With the current situation, we, the IBCoMagazine, think it is time to use our platform for sharing the importance of the Black Lives Matter movement.
Black Lives Matter is a movement that originates in the African American community, which actively protests against violence and systematic racism towards black people. The movement began in 2013 responding to the acquittal of Trayvon Martin’s murderer. Since then, the movement’s mission is to eradicate white supremacy and build power within the communities to intervene in violence inflicted on black people by both state and vigilantes. By combating and countering acts of violence, Black Lives Matter aims for creating a space centered on black people’s rights, lives, and wellbeing.
Hashtags were historically developed as an informal method of compiling information and growing a conversation around a topic, making them searchable and identifiable. The now-famous hashtag #BlackLivesMatter originated in 2013 but didn’t gain momentum until August 2014 when Michael Brown, a black teenager, was killed by a white policeman in Ferguson, Missouri. Since late 2014, the hashtag has been a ubiquitous presence on Twitter. For example, on December 4, 2014, a day after the New York grand jury decided not to indict the police officers in the death of Eric Garner, or August 9, 2015, the one-year anniversary of Brown’s death.
After those events, the hashtag was used for the NFL anthem protest and several other instances where the American population was protesting against racism and white supremacy, all the way until last week. Last week, with the murder of George Floyd, the use of the hashtag spiked and is now gathering resources for petitions, donation sites, resources of information that are key for the prosperity of the movement that is asking for something that should be a given in society: the right of black people to live, to get an education, to not be discriminated against, to not suffer racial profiling and police brutality.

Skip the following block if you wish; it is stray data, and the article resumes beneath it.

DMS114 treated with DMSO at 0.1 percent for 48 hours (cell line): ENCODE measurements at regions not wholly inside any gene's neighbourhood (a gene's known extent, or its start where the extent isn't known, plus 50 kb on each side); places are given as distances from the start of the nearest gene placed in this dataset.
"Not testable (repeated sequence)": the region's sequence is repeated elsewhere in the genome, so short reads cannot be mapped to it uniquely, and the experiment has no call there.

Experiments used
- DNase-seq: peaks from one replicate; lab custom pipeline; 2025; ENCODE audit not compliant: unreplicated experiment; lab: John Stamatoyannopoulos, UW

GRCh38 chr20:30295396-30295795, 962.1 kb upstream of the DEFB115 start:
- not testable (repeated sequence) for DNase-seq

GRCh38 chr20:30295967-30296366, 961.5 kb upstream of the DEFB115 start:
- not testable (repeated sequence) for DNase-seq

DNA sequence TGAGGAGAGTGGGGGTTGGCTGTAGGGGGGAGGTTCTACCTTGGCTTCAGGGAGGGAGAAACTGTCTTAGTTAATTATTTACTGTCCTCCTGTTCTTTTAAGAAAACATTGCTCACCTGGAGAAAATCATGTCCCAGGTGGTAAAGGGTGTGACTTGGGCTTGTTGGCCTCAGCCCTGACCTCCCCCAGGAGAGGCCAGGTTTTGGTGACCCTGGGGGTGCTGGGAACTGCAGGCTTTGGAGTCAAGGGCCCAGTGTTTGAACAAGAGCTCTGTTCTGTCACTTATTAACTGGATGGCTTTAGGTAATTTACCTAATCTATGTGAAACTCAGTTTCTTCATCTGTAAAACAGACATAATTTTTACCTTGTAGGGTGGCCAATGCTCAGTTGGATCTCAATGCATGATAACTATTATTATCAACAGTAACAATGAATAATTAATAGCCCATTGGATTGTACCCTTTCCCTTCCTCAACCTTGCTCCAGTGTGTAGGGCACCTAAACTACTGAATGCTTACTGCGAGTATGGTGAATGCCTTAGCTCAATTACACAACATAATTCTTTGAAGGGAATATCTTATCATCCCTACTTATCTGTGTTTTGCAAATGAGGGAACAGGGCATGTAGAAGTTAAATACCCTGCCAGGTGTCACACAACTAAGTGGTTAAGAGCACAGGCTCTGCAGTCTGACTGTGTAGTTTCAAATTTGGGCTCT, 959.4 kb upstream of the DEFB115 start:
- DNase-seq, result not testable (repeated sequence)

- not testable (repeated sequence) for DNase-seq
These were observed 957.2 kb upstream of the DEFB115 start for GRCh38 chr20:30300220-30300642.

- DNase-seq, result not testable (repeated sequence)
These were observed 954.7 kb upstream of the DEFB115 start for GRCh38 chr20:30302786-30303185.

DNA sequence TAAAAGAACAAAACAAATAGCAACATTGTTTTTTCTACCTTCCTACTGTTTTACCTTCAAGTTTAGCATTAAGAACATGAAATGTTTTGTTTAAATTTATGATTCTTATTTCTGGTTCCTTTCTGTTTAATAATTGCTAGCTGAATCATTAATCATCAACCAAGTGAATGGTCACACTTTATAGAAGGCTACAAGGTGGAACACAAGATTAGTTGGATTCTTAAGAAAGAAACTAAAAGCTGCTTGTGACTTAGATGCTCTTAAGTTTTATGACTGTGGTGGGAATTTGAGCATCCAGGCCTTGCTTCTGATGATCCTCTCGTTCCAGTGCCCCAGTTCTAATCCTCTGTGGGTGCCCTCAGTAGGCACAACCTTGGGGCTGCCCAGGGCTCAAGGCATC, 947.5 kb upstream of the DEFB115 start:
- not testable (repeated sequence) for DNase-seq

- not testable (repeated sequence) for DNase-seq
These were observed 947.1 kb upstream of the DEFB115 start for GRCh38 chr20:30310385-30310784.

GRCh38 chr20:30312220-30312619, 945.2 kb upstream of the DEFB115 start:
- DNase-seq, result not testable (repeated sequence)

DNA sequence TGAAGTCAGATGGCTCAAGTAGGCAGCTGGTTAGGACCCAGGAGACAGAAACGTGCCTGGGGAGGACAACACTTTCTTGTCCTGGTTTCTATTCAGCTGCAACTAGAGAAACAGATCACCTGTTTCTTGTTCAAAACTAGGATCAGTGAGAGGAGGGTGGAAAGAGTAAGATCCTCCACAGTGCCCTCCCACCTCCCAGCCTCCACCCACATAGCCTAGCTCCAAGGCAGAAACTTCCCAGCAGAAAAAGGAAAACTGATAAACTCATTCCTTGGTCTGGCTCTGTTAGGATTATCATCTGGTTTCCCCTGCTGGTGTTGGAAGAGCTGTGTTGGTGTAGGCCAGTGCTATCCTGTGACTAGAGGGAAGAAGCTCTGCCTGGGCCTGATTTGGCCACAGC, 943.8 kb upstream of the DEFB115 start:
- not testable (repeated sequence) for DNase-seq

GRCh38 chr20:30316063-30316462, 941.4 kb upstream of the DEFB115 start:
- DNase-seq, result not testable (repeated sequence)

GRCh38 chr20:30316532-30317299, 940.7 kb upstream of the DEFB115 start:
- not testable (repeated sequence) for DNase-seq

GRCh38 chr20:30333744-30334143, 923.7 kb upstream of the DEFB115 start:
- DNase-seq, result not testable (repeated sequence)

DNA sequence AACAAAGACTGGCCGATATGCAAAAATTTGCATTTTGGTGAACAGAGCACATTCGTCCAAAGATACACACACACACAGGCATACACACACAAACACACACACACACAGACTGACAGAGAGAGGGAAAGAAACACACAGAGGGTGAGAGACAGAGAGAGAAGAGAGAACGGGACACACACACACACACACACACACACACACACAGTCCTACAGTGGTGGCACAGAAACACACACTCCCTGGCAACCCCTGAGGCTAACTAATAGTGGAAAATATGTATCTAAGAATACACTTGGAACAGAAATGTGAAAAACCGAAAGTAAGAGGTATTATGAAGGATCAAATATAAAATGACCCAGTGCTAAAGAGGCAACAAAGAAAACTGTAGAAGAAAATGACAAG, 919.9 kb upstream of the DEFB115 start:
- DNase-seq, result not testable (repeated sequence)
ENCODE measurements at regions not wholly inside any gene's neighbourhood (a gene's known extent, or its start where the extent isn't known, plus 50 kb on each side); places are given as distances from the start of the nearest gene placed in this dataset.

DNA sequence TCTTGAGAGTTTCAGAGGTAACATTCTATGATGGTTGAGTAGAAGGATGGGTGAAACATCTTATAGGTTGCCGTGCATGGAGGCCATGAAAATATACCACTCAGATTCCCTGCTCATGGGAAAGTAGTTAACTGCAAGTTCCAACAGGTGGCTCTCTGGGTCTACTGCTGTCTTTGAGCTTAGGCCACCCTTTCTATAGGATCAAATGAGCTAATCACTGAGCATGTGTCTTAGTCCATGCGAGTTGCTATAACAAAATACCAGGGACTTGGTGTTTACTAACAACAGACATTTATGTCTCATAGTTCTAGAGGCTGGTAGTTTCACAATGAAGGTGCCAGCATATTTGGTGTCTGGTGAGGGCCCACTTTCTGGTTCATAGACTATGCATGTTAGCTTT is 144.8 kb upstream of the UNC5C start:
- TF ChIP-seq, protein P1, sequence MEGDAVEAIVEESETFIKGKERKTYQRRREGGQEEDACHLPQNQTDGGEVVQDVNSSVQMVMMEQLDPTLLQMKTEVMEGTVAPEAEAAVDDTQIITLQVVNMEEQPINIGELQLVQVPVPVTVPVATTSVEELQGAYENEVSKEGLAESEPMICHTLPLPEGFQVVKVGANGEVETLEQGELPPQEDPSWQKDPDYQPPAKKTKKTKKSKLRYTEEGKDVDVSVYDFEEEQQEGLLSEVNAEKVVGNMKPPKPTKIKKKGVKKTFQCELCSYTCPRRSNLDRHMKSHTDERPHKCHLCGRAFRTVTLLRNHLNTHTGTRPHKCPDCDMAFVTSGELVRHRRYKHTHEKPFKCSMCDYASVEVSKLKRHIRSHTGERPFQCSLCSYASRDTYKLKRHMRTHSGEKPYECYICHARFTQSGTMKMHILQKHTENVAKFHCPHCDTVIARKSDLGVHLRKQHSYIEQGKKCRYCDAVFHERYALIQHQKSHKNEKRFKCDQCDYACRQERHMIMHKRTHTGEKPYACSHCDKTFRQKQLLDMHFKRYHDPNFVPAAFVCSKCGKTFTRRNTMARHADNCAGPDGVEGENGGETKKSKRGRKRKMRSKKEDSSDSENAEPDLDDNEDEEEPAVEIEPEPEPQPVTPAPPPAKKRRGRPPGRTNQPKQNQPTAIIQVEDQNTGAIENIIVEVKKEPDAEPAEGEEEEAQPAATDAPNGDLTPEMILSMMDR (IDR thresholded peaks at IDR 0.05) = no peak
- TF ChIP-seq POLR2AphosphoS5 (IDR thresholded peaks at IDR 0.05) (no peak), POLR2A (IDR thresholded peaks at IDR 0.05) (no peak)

As a primarily non-black group of writers, we acknowledge our privileges and aim to use privilege as a means to protect, help, and amplify the voices of people in need. We will never face the same racism and oppression because of our skin color and this platform will be used as a space to promote the Black Lives Matter movement, compiling information of different resources and linking to those.
Racism, as most white people understand it is the active action of hating and discriminating against black people, but this is just the tip of the iceberg. Racism doesn’t always come in blatant forms. Microaggressions are often unintended behaviors and ways of speaking that convey a negative prejudice towards a particular group of people. This could be from assuming where someone is from, what languages they speak, or thinking they are involved in a particular activity based on their appearance. Such behaviors go unnoticed because people don’t realize these small instances of racism affect people just as pervasively, and those behaviours are often part of people’s education since their childhood. Now is the time to educate yourself and acknowledging racist learnings and tendencies is the first step to unlearning these behaviors and fostering a climate for a society where black people do not have to fear being discriminated against.
As non-black students we need to understand that society as it is enabled not only active discrimination, but also passive discrimination against black people, and that this is not only happening in the United States. While this fight is amplified by the overt police brutality and hateful political climate of America; racial profiling, discrimination by skin color, country of origin, name, etc. is an ongoing problem everywhere in the world, and it is our job to understand its existence and to challenge it, to fight it and reform it. It is the moment to realize that this is not about us, but that we contribute greatly to how this develops.
Acknowledging black people’s struggles and their more-than-fair claim for change, should not emasculate your own struggles and problems in life. While claiming “Black Lives Matter”, no one is diminishing your rights or voice, they are just amplifying a voice that has been long silenced and it is in desperate need to be heard. In the same light, white privilege doesn’t mean that as a white person you don’t have struggles, it just points out the reality that as a white person you won’t encounter discrimination based on your skin color, and you won’t have the same struggles as black people are facing due to this.
There’s more than one way to help. Sign petitions, donate money, attend protests, educate yourself, and others. Silence now means compliance with racism and its institutions.
Ways to Help the Black Lives Matter Movement
Black Lives Matter Google Document
Justice for George Floyd
Justice for Breonna Taylor
Justice for Ahmaud Arbery
Pass the Georgia Hate Crime Bill
Official George Memorial Fund
Minnesota Freedom Fund
Stream for Donations
Authors: Tabea Nordhausen, Cecilia Arroyo, Kat Nivera
Editors: Kat Nivera, Cecilia Arroyo,
Illustration: Lisa van der Loos